Monday, 25 October 2021 12:25 GMT

'Squeezing life into the cracks'

(MENAFN- Jordan Times) Determined to Stay: Palestinian Youth Fight for Their Village

Jody Sokolower

US: Olive Branch Press/Interlink, 2021

Pp. 229


This book couldn't be more relevant or timely. It focuses on Silwan, a Palestinian village south of Jerusalem's Old City, which has much in common with Sheikh Jarrah where settlers' attempts to expel Palestinian families from their homes unleashed a chain of events in May linking Jerusalem and Gaza.

Both of these Jerusalem communities have long been subject to Israel's ethnic cleansing policy, and in both cases, the Palestinian residents have resisted with whatever means at their disposal. What was new this time was the unprecedented outpouring of international solidarity with the Palestinians living under occupation and apartheid, and the vibrant leadership of a new generation of young Palestinians.

Neither such international solidarity, nor fresh leadership, occur out of the blue, but are the result of sustained political education, information campaigns and activism, such as described in this new book,“Determined to Stay”. The author, Jody Sokolower describes herself as“a white, Jewish, high school social studies teacher” who“was critical of how Israel treated Palestinians”, but didn't teach about it until visiting Palestine in 2012 and deciding to write this book about Silwan. 

The book includes excellent photos, maps and historical narrative, but its distinguishing feature is the author's analytical approach largely developed via interviews with many Silwan residents, especially the staff of the Madaa Creative Centre which has many diverse activities for women, children and youth, from traditional embroidery to hip hop. As Sokolower writes,“I had learned so much about Silwan from the interviews and from watching how everyone here squeezed life into the cracks and crevices of the occupation: Providing the children with as much love and support as possible, building resistance to the destruction of Silwan into every piece of their lives... This was what I had to share with youth and their families back in the United States.” (p. 199)

Don't think that reading about one neighbourhood is too narrow, for what has happened in Silwan mirrors to a great extent Israeli policy towards the Palestinians everywhere at various times. In addition, Sokolower gives the book an international perspective by comparing the situation of Palestinians in their homeland to the treatment of Native American and African American communities in the USA. The book is introduced by Nick Estes of the Lower Brule Sioux Tribe, a professor, author and activist for indigenous rights, who visited Palestine and writes:“Being in Palestine changed my life… What I experienced was a deeper sense of what resistance feels like… I was amazed at the level of resistance among everyday Palestinians, from young children to elders.” (p. 5)

Settler moves against Silwan date back to 1988, but what has made the situation more acute in recent years is Israel building a theme park there, called The City of David, after digging tunnels under the village and causing local structures, including an UNRWA school, to cave in, disguising their colonial ventures as archaeology. The book includes an excellent account of how Israel wields archaeology as a weapon against the Palestinians, hoping they will relinquish their rights to the land.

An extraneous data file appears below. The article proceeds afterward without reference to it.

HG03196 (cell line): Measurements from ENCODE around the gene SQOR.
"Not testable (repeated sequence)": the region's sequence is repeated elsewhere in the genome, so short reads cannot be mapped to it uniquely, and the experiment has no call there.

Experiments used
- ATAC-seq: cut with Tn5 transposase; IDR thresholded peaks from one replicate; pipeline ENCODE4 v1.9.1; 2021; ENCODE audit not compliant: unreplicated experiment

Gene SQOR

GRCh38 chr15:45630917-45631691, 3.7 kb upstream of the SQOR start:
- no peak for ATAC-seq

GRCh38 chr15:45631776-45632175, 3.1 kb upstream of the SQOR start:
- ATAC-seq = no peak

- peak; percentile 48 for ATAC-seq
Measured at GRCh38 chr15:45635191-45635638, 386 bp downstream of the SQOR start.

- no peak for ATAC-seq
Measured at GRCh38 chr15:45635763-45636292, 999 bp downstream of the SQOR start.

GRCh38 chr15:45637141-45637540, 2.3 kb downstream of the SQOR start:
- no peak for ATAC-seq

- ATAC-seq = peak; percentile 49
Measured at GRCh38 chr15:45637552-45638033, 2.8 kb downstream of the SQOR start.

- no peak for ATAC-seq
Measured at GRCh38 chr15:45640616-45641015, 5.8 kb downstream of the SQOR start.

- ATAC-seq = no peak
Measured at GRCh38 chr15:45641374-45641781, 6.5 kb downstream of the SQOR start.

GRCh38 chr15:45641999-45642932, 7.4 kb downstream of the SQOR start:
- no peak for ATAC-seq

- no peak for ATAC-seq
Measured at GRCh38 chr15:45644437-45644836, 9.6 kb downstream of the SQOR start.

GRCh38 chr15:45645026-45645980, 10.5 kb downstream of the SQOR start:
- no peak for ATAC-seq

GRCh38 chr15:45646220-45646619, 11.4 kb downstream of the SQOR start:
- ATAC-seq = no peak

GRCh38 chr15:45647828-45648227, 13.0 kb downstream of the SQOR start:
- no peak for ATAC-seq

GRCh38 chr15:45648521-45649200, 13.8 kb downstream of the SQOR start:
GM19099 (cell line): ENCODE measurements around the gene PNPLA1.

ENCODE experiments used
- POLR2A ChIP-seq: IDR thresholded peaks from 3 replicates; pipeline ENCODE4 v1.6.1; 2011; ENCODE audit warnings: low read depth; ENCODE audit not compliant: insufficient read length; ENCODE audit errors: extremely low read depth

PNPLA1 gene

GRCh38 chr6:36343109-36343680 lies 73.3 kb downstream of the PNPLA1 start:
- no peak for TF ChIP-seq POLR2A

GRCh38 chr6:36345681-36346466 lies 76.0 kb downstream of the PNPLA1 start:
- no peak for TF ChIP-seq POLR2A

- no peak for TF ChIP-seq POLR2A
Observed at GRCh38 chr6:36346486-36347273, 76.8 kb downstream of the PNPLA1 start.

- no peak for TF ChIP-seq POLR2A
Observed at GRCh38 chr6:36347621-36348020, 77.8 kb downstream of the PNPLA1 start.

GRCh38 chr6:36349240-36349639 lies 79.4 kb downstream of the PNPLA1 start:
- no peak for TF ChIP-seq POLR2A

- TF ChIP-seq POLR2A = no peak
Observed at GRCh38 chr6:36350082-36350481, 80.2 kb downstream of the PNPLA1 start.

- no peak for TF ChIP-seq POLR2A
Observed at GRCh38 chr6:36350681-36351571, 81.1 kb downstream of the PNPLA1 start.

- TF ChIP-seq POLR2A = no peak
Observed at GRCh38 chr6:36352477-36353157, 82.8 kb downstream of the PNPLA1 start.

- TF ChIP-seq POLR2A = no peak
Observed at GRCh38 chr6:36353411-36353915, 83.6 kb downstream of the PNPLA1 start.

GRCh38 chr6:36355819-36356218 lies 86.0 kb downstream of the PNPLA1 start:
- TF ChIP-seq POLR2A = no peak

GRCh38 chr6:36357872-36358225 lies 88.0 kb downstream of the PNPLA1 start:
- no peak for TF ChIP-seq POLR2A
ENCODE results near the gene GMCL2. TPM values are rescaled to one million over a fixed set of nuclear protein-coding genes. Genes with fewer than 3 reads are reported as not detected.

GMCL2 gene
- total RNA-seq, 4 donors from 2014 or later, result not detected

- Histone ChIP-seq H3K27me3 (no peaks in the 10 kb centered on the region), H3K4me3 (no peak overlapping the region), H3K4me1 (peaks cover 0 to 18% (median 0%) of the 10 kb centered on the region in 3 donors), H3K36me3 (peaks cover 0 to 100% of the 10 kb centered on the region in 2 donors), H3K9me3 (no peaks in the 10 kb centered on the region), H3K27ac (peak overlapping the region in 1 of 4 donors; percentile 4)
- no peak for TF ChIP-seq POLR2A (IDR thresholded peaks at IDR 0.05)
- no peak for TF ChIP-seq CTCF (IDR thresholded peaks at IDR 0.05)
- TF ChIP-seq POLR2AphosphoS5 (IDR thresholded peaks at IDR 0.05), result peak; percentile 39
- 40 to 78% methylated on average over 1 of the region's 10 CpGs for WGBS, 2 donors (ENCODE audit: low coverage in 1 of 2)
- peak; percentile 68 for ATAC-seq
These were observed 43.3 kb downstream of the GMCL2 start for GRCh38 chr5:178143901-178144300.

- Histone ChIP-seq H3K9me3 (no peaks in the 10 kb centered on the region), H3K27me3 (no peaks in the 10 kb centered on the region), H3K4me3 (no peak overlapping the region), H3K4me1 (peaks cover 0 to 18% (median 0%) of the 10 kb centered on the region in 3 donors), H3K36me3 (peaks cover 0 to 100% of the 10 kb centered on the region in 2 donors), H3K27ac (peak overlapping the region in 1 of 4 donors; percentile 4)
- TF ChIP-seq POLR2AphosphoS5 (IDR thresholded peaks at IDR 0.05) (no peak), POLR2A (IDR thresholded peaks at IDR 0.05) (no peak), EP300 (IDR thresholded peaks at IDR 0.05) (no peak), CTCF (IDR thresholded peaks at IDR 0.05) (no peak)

The building of the theme park was accompanied by an escalation of repression against the population of Silwan, attempting to push them out of their homes. Young people were especially targeted, with a dramatic increase in the arrest of children for arbitrary or even frivolous reasons, and otherwise preventing them from going to school. In 2011, the year before Sokolower first visited Silwan, almost 200 children were arrested in Silwan, and many of them were interrogated in the notorious Russian Compound in Jerusalem. Rather than leading Palestinians to leave their village as Israel intended, the spike in arrests pushed the Madaa Centre to expand its counselling services, providing academic, psychological or legal help to young people and their families, to help them go on with their lives. The Israeli policy of arresting so many young people causes Sokolower to make the parallel to the mass incarceration of African-Americans in the US.

Being Jewish and American, the author was able to move around more freely than her Palestinian friends in Israel's apartheid system, but she was ever alert to discrimination. As she writes,“Although I have lived in the United States my whole life, much of it spent teaching about and fighting racism, I have never had such a visceral experience of white privilege as in the streets of Palestine.” (p. 69)

“Determined to Stay” provides much historical as well as contemporary documentation of how Israel has dispossessed the Palestinians and built an apartheid state. Sokolower presents this material in an engaging way, chiefly through various Palestinians telling their own story. An original resident of the nearby village, Lifta, tells about the village before and after the 1948 Nakbeh. Another relates how Palestinians survived the homelessness that followed the Nakbeh in desolate camps, but most are stories from young people about the activities of the Madaa Centre and various modes of resistance. 

The author returned to Silwan in 2017, chronicling the changes that had occurred since her first visit — mostly new Israeli encroachments but also on going resistance. This is a book that warns of what could happen if international solidarity with the Palestinians is not further escalated to bolster their on going resistance.


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